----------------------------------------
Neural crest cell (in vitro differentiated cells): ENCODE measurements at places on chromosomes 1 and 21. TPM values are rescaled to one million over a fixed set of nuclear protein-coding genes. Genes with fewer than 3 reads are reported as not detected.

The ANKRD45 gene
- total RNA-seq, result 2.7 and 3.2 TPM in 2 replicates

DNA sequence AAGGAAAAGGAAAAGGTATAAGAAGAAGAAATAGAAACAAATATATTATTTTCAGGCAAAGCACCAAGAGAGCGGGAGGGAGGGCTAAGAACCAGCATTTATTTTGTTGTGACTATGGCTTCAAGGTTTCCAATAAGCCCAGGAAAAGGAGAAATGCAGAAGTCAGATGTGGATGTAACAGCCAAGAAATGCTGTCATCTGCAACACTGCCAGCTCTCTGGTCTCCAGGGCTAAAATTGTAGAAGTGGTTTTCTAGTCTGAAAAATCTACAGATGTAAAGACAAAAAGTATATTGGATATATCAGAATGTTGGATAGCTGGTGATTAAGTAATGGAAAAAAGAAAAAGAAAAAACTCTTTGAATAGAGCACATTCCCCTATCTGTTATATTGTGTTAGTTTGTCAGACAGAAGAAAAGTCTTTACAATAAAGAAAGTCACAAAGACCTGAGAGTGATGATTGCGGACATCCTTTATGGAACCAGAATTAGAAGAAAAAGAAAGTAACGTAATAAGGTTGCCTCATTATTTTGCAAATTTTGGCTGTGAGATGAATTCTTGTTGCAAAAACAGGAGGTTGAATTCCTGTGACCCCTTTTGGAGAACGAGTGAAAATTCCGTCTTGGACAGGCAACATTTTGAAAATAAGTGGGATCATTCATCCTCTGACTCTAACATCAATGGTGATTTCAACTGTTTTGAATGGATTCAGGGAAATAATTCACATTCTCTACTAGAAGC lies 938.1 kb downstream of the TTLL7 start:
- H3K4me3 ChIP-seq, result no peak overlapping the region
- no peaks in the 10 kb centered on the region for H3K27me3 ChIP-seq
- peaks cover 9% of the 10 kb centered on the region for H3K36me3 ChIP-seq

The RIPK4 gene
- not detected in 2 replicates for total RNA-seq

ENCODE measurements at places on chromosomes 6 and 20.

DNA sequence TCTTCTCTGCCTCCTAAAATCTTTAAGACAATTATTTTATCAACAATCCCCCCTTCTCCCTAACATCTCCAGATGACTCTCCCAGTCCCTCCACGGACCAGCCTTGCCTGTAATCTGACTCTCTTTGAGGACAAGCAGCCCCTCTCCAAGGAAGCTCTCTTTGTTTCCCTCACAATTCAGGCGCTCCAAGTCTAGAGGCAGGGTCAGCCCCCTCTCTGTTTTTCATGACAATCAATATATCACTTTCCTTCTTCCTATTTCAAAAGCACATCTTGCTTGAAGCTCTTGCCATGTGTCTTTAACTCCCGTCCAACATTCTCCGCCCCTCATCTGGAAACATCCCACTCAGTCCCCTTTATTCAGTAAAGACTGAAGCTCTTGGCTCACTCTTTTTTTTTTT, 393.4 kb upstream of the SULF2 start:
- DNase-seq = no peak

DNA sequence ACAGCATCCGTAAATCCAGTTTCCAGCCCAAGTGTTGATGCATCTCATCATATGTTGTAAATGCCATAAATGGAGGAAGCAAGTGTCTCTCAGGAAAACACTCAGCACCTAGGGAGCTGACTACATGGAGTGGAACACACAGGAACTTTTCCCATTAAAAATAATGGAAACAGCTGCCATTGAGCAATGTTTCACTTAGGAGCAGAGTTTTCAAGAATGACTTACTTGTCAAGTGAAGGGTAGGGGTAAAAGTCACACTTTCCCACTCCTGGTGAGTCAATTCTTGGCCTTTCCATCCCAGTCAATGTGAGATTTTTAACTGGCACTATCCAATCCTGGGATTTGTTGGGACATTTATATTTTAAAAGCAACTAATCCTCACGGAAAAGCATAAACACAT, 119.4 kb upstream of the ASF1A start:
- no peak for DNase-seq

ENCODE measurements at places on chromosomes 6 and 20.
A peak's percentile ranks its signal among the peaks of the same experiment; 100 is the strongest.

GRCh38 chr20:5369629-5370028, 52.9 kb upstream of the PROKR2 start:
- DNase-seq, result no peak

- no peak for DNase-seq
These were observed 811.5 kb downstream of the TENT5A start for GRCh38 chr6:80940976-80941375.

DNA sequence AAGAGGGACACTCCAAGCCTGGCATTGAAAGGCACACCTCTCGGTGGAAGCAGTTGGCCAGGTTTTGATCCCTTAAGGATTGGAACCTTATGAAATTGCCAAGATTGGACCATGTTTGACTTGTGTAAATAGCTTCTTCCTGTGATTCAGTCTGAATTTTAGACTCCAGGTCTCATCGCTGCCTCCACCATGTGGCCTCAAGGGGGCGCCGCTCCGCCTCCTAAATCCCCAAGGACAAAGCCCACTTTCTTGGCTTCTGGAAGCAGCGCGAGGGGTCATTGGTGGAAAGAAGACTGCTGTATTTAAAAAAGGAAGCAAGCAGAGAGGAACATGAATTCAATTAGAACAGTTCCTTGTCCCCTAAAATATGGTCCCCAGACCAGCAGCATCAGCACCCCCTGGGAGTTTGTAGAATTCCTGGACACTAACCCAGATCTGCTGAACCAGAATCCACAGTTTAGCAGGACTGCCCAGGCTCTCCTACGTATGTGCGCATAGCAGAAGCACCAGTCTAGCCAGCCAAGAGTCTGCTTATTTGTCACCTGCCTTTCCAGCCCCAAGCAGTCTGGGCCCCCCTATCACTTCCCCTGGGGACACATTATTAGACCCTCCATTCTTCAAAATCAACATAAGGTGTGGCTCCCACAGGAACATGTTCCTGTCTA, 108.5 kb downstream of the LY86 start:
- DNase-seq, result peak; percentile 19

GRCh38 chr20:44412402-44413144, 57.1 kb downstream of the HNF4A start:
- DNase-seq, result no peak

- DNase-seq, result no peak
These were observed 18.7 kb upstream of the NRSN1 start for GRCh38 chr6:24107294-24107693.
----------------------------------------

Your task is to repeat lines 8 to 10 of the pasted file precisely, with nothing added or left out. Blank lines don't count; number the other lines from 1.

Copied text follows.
The RIPK4 gene
- not detected in 2 replicates for total RNA-seq

ENCODE measurements at places on chromosomes 6 and 20.